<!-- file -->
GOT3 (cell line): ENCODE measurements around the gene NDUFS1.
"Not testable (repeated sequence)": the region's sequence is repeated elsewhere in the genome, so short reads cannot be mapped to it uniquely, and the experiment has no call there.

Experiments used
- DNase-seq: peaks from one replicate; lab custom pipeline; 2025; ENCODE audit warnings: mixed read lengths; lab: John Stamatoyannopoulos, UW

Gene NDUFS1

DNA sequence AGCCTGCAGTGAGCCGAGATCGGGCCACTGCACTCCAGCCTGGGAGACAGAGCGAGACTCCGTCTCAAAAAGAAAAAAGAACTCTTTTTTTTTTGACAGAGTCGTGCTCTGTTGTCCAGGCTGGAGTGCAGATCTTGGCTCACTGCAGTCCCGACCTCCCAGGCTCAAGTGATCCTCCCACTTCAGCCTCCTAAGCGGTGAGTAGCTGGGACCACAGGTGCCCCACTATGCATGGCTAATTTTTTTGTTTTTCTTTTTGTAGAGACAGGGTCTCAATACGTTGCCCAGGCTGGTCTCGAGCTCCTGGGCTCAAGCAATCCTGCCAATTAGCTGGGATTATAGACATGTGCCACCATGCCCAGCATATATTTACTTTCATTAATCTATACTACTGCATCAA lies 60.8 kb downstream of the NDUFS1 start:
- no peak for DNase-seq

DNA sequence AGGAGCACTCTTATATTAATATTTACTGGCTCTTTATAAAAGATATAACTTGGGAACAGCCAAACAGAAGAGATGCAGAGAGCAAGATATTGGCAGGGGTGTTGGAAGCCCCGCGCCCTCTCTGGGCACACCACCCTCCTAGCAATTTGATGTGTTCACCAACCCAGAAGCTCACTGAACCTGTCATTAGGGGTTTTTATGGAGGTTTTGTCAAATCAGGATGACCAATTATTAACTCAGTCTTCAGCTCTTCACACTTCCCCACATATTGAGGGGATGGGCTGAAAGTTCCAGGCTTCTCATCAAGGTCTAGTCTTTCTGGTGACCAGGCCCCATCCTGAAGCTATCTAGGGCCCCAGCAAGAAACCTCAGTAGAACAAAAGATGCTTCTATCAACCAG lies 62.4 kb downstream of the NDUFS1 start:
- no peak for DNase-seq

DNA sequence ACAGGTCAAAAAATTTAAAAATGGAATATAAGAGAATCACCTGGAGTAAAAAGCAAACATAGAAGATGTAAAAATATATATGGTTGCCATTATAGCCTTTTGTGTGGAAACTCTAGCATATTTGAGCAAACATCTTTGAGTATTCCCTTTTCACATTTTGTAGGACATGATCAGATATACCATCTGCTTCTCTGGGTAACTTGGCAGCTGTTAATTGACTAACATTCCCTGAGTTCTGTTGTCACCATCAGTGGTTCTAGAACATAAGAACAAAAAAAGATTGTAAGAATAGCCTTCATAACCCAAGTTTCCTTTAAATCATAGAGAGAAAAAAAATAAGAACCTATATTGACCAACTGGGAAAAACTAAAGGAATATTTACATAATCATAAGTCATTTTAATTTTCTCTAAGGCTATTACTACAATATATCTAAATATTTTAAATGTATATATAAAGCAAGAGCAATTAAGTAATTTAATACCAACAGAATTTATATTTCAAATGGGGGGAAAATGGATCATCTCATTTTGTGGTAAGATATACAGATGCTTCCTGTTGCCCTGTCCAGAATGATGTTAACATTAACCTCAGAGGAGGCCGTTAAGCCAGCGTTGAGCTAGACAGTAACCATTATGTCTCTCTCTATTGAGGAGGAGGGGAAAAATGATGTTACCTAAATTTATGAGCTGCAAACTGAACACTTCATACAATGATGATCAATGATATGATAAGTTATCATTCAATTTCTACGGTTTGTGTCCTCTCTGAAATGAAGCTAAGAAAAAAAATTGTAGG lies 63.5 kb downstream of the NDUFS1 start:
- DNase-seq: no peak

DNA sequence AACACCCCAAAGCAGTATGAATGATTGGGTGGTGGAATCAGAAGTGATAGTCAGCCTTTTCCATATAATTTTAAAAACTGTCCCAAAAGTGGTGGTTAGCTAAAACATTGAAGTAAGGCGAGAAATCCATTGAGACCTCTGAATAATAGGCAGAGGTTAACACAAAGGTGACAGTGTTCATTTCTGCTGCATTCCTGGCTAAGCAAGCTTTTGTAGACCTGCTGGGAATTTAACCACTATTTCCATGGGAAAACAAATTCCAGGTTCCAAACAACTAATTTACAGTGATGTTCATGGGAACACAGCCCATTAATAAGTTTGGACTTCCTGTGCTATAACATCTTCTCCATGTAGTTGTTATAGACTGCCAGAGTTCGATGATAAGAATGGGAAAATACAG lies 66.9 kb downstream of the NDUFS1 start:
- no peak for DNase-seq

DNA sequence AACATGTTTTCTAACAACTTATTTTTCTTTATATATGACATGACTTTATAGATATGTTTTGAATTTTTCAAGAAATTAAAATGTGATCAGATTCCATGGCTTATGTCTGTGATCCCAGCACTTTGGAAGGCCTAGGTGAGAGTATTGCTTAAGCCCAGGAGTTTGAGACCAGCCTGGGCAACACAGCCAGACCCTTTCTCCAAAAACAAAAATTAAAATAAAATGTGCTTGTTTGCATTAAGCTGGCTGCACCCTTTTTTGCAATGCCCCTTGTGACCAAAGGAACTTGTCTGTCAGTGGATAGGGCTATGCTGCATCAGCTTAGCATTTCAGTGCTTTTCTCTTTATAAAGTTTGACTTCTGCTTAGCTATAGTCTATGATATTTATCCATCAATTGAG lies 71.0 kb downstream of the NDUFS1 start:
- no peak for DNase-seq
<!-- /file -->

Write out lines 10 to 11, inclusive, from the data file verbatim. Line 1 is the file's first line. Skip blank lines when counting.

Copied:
DNA sequence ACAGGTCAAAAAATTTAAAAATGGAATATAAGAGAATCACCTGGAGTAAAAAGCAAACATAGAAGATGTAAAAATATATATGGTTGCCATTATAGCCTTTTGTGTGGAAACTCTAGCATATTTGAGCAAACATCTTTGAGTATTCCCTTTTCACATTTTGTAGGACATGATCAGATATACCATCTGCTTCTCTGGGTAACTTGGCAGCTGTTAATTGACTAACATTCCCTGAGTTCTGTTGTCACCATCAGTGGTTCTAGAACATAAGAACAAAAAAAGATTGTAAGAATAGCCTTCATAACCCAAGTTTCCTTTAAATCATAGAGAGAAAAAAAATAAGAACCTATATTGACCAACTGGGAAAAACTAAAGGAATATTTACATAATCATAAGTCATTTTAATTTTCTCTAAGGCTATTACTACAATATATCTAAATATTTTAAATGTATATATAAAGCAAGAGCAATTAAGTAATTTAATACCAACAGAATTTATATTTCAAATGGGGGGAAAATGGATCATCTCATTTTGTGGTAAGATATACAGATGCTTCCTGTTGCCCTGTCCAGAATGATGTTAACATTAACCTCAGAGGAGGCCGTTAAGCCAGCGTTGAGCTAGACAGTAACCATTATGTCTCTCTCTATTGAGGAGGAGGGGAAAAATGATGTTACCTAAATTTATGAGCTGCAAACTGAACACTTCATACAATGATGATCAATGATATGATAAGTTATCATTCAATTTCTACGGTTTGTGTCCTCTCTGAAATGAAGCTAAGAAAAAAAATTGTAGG lies 63.5 kb downstream of the NDUFS1 start:
- DNase-seq: no peak